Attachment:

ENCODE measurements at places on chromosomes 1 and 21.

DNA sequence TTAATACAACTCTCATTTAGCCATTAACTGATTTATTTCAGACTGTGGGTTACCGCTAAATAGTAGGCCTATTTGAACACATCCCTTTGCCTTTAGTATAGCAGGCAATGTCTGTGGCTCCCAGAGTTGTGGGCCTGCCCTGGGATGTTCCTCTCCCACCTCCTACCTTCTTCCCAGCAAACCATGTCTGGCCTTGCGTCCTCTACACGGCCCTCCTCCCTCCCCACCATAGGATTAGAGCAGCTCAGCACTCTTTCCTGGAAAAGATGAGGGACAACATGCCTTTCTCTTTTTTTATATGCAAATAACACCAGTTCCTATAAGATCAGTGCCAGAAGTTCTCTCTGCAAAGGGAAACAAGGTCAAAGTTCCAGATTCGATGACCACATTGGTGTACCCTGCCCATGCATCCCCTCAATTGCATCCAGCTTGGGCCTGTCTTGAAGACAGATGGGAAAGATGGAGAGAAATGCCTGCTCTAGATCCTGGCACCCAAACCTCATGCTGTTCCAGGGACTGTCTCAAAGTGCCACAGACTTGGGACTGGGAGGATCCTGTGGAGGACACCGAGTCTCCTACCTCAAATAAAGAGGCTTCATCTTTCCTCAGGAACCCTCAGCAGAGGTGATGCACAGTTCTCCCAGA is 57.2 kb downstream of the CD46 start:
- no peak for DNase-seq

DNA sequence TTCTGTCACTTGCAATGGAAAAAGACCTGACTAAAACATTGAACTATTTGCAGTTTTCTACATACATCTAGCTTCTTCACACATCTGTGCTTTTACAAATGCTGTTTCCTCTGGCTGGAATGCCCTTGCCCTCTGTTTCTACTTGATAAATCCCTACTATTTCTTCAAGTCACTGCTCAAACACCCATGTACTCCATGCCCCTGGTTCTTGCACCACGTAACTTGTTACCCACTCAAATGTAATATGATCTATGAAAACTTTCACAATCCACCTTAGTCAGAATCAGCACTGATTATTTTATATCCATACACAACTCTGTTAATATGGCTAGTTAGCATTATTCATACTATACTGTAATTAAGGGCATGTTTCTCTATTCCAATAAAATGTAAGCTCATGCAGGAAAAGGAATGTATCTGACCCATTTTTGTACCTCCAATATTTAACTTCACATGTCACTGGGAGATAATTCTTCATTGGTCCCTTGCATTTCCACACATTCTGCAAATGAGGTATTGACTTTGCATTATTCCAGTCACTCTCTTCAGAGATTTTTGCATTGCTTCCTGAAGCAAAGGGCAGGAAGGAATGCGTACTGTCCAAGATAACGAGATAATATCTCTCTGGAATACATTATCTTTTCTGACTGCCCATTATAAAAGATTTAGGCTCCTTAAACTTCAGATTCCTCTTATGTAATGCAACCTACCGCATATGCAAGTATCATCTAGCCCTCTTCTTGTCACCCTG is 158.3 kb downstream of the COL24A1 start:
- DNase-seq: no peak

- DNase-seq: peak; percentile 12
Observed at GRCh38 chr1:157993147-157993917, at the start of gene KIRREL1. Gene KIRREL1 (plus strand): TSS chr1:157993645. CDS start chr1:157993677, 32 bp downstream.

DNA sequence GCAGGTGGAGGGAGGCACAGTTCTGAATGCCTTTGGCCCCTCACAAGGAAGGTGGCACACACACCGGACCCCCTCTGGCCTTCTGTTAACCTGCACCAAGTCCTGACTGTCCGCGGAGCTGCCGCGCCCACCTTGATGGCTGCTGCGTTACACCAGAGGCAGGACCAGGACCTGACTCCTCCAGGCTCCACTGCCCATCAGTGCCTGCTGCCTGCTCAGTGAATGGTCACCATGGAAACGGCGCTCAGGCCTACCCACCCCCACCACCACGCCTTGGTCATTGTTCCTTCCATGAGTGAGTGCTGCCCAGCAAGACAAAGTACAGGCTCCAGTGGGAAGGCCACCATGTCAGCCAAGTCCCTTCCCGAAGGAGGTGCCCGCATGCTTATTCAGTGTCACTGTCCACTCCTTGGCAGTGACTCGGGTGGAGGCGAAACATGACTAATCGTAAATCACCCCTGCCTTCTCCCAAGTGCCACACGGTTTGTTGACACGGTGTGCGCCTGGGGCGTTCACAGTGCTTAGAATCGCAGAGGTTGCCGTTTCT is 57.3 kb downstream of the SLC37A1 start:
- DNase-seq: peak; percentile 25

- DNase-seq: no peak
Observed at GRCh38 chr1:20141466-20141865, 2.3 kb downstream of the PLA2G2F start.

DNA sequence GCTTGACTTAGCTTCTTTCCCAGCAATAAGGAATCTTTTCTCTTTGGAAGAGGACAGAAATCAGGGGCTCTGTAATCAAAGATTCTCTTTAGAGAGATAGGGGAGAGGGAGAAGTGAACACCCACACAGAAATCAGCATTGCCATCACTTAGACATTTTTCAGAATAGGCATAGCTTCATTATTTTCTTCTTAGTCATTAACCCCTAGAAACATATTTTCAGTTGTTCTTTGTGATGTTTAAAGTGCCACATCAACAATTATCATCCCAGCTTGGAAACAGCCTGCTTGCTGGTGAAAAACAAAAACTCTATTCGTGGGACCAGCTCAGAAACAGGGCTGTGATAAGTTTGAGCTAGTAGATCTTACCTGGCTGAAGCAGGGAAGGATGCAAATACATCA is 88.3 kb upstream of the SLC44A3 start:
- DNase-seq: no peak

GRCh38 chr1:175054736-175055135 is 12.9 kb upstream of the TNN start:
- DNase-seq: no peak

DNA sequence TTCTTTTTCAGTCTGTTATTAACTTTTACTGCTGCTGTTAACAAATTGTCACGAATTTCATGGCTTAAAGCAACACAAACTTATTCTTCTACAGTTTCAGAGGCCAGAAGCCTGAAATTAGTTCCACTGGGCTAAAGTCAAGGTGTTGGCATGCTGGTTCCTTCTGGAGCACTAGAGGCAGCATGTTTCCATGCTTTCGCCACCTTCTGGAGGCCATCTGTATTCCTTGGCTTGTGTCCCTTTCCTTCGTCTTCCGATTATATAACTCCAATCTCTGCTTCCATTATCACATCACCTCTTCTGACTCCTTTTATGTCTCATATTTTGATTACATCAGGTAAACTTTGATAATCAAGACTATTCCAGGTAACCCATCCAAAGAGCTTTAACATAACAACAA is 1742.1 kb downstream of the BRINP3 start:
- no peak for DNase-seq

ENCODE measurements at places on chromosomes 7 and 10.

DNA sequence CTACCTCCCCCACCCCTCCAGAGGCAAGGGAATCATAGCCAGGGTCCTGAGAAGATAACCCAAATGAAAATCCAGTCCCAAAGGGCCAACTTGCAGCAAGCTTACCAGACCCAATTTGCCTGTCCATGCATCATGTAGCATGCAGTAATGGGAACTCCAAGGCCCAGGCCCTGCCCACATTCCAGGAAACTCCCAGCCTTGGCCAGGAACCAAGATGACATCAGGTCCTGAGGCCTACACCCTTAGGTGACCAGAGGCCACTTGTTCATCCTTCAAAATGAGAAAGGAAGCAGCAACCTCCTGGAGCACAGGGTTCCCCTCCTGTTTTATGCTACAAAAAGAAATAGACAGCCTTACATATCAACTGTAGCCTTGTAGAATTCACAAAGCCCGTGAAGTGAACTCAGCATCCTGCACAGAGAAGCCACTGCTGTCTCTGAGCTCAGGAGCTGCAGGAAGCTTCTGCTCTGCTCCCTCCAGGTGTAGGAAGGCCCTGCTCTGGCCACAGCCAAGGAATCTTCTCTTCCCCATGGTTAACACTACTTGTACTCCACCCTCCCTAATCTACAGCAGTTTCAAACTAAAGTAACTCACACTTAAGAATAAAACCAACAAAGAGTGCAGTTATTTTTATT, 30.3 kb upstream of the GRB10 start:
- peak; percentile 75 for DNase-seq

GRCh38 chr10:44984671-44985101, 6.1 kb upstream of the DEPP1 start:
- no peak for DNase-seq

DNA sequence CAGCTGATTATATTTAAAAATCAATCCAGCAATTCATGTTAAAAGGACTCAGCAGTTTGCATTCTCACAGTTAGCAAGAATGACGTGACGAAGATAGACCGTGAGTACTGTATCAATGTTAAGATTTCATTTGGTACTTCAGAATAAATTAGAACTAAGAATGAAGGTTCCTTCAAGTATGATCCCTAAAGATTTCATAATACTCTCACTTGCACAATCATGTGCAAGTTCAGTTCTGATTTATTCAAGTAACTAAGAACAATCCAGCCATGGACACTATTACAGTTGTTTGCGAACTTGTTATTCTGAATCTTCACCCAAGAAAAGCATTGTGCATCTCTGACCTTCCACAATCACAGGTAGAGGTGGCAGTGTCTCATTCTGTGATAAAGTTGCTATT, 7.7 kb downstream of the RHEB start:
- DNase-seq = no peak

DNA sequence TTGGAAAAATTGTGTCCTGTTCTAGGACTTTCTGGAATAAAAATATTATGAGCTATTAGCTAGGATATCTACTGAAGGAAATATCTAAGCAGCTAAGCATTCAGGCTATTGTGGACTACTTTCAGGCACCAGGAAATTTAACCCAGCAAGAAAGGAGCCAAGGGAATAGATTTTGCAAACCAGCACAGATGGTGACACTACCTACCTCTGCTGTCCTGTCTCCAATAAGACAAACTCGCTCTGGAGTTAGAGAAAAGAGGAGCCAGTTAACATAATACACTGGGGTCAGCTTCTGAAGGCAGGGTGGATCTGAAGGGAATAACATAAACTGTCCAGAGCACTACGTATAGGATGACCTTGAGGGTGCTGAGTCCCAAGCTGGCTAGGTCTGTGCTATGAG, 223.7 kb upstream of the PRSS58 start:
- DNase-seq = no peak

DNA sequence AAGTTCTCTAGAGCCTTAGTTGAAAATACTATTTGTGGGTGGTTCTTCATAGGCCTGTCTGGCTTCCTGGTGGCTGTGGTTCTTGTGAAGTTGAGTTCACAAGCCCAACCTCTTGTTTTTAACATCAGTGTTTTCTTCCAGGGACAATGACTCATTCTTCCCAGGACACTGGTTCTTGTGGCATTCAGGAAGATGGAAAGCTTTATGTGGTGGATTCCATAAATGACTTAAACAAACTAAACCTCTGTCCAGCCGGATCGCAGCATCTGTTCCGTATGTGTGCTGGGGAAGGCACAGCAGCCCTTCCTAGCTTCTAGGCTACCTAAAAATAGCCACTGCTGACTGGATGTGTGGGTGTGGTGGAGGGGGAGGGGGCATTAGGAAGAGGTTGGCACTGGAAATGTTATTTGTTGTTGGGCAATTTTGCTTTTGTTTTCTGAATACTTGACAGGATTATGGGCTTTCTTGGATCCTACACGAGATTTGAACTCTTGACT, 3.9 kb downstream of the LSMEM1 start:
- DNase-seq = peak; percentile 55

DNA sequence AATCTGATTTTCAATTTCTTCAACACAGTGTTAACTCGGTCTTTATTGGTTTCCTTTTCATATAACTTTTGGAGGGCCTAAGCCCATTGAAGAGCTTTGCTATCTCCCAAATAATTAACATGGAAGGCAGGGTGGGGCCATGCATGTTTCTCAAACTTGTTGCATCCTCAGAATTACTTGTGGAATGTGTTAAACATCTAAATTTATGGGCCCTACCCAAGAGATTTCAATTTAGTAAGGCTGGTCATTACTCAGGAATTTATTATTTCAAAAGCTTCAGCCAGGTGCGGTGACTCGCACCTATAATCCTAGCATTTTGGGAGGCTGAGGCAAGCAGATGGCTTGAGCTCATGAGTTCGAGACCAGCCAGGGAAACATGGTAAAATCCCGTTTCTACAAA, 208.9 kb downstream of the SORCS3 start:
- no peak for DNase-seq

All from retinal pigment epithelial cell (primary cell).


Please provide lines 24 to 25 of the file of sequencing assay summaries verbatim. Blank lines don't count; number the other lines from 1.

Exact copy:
- DNase-seq = no peak

DNA sequence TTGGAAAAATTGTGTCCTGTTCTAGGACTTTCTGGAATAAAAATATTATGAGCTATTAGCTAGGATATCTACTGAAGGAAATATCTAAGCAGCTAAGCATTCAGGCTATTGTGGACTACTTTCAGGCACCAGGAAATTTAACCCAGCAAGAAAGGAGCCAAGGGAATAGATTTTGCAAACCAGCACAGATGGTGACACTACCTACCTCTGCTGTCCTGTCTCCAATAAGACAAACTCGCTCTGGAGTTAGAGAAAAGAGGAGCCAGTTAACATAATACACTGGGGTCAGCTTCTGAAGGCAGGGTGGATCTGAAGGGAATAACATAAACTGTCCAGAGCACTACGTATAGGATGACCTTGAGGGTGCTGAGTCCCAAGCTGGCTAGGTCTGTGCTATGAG, 223.7 kb upstream of the PRSS58 start: